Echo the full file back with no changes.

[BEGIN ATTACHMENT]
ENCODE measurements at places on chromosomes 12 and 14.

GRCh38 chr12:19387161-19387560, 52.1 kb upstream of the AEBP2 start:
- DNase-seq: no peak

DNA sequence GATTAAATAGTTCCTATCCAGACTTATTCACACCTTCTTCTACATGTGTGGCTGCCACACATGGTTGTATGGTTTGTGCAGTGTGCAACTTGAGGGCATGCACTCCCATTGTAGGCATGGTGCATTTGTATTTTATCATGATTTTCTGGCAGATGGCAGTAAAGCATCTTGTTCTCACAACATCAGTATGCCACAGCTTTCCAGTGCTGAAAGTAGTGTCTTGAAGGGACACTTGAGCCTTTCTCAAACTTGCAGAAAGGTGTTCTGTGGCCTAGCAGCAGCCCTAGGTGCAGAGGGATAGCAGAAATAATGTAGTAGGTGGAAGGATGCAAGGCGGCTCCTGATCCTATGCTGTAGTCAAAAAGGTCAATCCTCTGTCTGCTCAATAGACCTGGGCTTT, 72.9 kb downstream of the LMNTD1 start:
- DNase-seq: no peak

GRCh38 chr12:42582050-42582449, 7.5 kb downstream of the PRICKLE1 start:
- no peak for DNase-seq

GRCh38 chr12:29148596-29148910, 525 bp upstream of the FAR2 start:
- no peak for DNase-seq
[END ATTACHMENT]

ENCODE measurements at places on chromosomes 12 and 14.

GRCh38 chr12:19387161-19387560, 52.1 kb upstream of the AEBP2 start:
- DNase-seq: no peak

DNA sequence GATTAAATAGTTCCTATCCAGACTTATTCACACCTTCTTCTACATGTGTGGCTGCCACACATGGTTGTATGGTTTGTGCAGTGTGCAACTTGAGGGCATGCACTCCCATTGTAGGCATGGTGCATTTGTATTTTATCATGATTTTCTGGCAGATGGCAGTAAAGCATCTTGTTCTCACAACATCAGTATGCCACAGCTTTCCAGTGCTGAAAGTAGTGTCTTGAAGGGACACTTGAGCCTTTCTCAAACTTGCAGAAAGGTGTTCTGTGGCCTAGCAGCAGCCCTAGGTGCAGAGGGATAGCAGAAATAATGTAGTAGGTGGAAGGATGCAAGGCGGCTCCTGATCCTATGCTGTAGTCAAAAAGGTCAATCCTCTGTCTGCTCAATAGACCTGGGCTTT, 72.9 kb downstream of the LMNTD1 start:
- DNase-seq: no peak

GRCh38 chr12:42582050-42582449, 7.5 kb downstream of the PRICKLE1 start:
- no peak for DNase-seq

GRCh38 chr12:29148596-29148910, 525 bp upstream of the FAR2 start:
- no peak for DNase-seq